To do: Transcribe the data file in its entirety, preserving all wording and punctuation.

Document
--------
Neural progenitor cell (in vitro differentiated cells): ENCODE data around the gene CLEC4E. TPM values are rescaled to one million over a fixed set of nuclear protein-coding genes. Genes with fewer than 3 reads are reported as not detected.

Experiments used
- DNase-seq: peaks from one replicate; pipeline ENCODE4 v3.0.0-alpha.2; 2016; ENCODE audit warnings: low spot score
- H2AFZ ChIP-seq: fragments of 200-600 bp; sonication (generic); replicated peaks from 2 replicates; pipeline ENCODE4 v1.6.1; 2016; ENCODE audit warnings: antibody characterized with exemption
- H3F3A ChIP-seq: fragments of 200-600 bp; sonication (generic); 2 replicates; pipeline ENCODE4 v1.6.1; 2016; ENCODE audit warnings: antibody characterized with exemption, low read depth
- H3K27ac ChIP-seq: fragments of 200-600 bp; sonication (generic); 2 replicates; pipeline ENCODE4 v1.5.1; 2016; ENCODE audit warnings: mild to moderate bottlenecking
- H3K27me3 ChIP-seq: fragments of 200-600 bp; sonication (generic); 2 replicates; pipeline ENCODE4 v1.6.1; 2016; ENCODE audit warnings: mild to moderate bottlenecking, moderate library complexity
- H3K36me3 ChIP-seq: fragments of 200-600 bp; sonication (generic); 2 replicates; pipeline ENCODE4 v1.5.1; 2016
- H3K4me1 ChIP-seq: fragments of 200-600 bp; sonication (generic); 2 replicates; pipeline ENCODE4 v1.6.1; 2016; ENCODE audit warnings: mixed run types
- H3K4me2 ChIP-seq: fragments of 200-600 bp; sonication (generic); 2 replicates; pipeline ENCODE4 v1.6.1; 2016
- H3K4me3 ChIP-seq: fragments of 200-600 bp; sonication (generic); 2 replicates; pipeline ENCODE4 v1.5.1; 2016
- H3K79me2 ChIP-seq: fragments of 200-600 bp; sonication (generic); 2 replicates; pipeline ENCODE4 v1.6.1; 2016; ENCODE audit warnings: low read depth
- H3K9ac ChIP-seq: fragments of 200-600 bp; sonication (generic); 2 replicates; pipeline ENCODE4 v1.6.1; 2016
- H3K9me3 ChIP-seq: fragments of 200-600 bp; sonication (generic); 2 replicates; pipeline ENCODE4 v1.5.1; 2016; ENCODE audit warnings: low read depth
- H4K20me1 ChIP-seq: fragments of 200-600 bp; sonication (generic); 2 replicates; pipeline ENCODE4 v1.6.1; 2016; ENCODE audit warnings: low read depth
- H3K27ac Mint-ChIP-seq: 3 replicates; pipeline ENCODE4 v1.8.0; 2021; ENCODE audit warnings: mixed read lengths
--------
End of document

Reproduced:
Neural progenitor cell (in vitro differentiated cells): ENCODE data around the gene CLEC4E. TPM values are rescaled to one million over a fixed set of nuclear protein-coding genes. Genes with fewer than 3 reads are reported as not detected.

Experiments used
- DNase-seq: peaks from one replicate; pipeline ENCODE4 v3.0.0-alpha.2; 2016; ENCODE audit warnings: low spot score
- H2AFZ ChIP-seq: fragments of 200-600 bp; sonication (generic); replicated peaks from 2 replicates; pipeline ENCODE4 v1.6.1; 2016; ENCODE audit warnings: antibody characterized with exemption
- H3F3A ChIP-seq: fragments of 200-600 bp; sonication (generic); 2 replicates; pipeline ENCODE4 v1.6.1; 2016; ENCODE audit warnings: antibody characterized with exemption, low read depth
- H3K27ac ChIP-seq: fragments of 200-600 bp; sonication (generic); 2 replicates; pipeline ENCODE4 v1.5.1; 2016; ENCODE audit warnings: mild to moderate bottlenecking
- H3K27me3 ChIP-seq: fragments of 200-600 bp; sonication (generic); 2 replicates; pipeline ENCODE4 v1.6.1; 2016; ENCODE audit warnings: mild to moderate bottlenecking, moderate library complexity
- H3K36me3 ChIP-seq: fragments of 200-600 bp; sonication (generic); 2 replicates; pipeline ENCODE4 v1.5.1; 2016
- H3K4me1 ChIP-seq: fragments of 200-600 bp; sonication (generic); 2 replicates; pipeline ENCODE4 v1.6.1; 2016; ENCODE audit warnings: mixed run types
- H3K4me2 ChIP-seq: fragments of 200-600 bp; sonication (generic); 2 replicates; pipeline ENCODE4 v1.6.1; 2016
- H3K4me3 ChIP-seq: fragments of 200-600 bp; sonication (generic); 2 replicates; pipeline ENCODE4 v1.5.1; 2016
- H3K79me2 ChIP-seq: fragments of 200-600 bp; sonication (generic); 2 replicates; pipeline ENCODE4 v1.6.1; 2016; ENCODE audit warnings: low read depth
- H3K9ac ChIP-seq: fragments of 200-600 bp; sonication (generic); 2 replicates; pipeline ENCODE4 v1.6.1; 2016
- H3K9me3 ChIP-seq: fragments of 200-600 bp; sonication (generic); 2 replicates; pipeline ENCODE4 v1.5.1; 2016; ENCODE audit warnings: low read depth
- H4K20me1 ChIP-seq: fragments of 200-600 bp; sonication (generic); 2 replicates; pipeline ENCODE4 v1.6.1; 2016; ENCODE audit warnings: low read depth
- H3K27ac Mint-ChIP-seq: 3 replicates; pipeline ENCODE4 v1.8.0; 2021; ENCODE audit warnings: mixed read lengths